This is a partial transcript from "Hannity & Colmes," August 2, 2004, that has been edited for clarity.
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SEAN HANNITY, CO-HOST: What about the big post-convention bounce that John Kerry (search) was supposed to be enjoying? Well, according to the new "Newsweek" poll, Kerry's post convention bump, well, has been less than expected. He leads Bush 49-42, but it is only a four-point bump, which is the smallest in the history of that poll after a convention.
And ABC/"Washington Post" poll also shows a four-point bump for Kerry, and has the senator leading Bush 50-44. But ABC News described the bump as tepid. And the new Gallup poll actually has Kerry losing ground. The first time that a candidate has lost ground after a convention in that poll since George McGovern in 1972.
President Bush actually leads in the Gallup poll 50-46. With Kerry having dropped four points, he also lost one point in the Rasmussen poll.
So what happened to Kerry's buzz? Joining me now is Kerry campaign senior adviser Michael Meehan. How are you doing, Mike?
MICHAEL MEEHAN, KERRY CAMPAIGN SENIOR ADVISER: Hi, Sean. How are you?
HANNITY: All right. I don't care, if you balance them out, you've got Rasmussen and Gallup-"USA Today" versus ABC and "Newsweek." So bottom line is, if you measure them together, no bump. None. It can't make you be feeling too good there?
MEEHAN: Well, we actually came into the convention with a galvanized Democratic base. Our nomination was essentially sewn up in March. So when you come in with the Democrats already energized, there is not much room.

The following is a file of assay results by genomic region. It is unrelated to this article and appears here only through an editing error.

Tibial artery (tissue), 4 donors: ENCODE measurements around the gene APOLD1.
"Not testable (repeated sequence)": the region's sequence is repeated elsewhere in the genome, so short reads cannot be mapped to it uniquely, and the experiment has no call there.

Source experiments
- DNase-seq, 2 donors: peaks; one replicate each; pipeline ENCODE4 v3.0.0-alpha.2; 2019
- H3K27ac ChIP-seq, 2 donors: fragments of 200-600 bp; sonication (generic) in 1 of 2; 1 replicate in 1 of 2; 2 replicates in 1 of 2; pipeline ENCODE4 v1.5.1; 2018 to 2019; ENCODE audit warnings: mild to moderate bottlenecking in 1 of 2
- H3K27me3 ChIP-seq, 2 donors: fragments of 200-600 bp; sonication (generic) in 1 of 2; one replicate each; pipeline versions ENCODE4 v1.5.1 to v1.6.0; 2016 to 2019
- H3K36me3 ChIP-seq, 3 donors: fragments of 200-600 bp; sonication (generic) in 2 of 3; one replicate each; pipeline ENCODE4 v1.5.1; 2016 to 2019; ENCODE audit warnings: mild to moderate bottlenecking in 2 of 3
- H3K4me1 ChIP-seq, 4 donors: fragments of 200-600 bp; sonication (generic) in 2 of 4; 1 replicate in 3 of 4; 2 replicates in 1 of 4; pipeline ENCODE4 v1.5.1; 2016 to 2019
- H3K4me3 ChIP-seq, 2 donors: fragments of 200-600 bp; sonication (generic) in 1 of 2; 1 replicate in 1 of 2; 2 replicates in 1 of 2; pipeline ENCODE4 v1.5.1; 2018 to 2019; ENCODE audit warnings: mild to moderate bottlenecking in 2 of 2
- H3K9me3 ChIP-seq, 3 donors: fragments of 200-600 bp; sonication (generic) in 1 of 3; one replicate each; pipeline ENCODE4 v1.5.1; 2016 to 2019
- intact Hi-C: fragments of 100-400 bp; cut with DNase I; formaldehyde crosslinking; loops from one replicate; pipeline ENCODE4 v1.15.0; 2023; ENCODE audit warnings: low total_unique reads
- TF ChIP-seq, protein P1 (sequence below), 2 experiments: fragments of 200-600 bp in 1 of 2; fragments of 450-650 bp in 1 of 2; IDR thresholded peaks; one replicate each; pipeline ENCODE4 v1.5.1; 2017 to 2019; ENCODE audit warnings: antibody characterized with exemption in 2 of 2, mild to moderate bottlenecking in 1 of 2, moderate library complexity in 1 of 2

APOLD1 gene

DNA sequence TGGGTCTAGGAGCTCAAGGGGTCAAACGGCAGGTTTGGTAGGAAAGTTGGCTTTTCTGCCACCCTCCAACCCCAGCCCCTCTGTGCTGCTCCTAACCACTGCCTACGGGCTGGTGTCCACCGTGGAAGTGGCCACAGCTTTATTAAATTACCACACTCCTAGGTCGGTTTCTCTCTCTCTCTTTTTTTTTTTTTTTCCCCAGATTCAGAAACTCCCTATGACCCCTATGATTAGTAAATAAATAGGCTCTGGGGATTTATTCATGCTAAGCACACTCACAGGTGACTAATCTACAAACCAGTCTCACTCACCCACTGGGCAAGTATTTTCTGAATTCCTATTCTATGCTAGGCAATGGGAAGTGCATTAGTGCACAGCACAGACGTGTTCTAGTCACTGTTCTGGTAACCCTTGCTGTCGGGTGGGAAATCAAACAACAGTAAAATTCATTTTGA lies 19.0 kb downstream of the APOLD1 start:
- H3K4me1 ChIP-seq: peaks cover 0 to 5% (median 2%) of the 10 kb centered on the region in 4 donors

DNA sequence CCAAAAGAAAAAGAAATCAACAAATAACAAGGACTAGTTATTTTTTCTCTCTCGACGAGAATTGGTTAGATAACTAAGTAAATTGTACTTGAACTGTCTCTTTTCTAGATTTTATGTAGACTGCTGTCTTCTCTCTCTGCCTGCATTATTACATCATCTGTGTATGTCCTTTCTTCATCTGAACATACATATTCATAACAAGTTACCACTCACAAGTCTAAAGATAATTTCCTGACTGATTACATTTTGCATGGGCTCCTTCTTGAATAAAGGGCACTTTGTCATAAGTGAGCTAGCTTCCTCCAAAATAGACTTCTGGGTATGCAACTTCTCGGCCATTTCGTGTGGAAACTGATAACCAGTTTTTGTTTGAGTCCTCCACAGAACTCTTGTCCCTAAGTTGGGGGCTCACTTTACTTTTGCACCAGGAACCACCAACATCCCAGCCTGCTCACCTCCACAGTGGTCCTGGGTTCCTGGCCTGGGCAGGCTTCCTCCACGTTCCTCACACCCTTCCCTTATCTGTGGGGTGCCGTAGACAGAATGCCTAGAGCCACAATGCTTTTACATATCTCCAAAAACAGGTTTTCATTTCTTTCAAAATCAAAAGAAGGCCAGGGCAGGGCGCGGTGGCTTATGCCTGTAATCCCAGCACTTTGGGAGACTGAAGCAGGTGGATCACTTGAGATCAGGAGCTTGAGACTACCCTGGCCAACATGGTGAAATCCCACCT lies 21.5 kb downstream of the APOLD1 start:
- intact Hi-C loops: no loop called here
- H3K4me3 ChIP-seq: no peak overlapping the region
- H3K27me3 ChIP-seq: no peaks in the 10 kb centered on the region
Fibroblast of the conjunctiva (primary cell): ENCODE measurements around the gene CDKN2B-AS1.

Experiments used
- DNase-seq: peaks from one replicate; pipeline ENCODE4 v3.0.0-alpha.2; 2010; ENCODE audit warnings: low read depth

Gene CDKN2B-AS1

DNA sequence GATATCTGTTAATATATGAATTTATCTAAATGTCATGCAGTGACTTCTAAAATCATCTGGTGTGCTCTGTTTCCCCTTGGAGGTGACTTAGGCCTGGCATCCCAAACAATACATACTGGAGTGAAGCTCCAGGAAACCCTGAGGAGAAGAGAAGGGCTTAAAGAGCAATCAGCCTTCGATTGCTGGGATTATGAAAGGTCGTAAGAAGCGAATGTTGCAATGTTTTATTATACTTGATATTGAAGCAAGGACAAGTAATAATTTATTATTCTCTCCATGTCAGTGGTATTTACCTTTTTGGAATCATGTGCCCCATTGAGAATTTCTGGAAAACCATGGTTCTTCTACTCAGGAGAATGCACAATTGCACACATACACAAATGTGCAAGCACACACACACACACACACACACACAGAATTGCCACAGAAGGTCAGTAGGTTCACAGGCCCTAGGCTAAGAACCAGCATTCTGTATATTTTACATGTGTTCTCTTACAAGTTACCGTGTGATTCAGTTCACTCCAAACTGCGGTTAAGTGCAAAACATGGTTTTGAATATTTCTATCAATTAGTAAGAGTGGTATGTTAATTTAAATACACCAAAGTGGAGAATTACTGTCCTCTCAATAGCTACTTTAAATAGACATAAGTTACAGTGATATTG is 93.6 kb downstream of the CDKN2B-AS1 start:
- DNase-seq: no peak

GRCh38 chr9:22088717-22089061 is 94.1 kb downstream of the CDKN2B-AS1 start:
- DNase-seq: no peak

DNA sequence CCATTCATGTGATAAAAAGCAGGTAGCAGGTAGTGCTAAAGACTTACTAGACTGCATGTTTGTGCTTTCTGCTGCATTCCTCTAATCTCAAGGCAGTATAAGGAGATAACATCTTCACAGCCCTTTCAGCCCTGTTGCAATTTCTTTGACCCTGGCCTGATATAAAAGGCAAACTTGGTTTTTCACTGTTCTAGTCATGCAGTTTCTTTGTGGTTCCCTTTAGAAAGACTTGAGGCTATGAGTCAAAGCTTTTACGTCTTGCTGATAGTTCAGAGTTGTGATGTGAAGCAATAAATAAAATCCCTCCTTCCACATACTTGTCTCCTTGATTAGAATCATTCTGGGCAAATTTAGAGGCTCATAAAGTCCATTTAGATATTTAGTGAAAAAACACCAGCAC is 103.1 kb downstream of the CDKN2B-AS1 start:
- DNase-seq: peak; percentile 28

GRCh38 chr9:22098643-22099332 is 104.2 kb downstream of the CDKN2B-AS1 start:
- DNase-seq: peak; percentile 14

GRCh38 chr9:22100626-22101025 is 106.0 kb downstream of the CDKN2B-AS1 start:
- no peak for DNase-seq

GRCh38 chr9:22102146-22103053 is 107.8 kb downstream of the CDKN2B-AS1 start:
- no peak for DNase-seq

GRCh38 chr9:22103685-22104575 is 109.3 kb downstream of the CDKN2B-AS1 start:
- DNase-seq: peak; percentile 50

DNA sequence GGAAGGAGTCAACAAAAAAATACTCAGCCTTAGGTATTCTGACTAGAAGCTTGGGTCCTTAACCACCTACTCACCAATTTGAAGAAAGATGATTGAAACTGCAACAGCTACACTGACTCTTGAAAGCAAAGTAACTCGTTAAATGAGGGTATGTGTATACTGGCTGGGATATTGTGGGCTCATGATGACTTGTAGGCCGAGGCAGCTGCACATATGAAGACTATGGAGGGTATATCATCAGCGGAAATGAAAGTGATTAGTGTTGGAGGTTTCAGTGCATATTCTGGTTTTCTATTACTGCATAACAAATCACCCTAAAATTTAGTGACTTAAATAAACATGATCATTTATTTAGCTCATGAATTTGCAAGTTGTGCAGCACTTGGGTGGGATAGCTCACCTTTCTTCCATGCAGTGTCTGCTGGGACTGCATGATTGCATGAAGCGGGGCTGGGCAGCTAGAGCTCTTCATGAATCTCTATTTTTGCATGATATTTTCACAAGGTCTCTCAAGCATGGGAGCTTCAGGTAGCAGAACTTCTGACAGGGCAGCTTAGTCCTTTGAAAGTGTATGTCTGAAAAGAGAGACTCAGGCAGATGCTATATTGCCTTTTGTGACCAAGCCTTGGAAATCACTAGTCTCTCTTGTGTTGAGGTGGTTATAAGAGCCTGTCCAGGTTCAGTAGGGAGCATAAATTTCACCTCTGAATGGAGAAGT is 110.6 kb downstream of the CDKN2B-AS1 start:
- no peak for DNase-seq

Each one of those polls you just put up shows there is only about 5 percent undecided. So the room for growth isn't great.
We did make gains on some important dynamics. One is, in that "Washington Post" poll, 52-44 think John Kerry is better trusted to be commander in chief of the country against the sitting president during wartime.
HANNITY: The ABC internals showed just the opposite. On the war in Iraq, on the war on terror...
HANNITY: On the war in Iraq, on the war on terror, and issues of national security, by far the president has a significant lead over Kerry. More importantly, the internals of that poll and an internal poll in Massachusetts show that John Kerry is not viewed as somebody that takes positions and sticks by them.
Sixty-four percent show the president is a guy that has convictions and stands by them. Only 24 percent see John Kerry that way. Isn't that a big part of his problem? People think he's just doing whatever is politically expedient?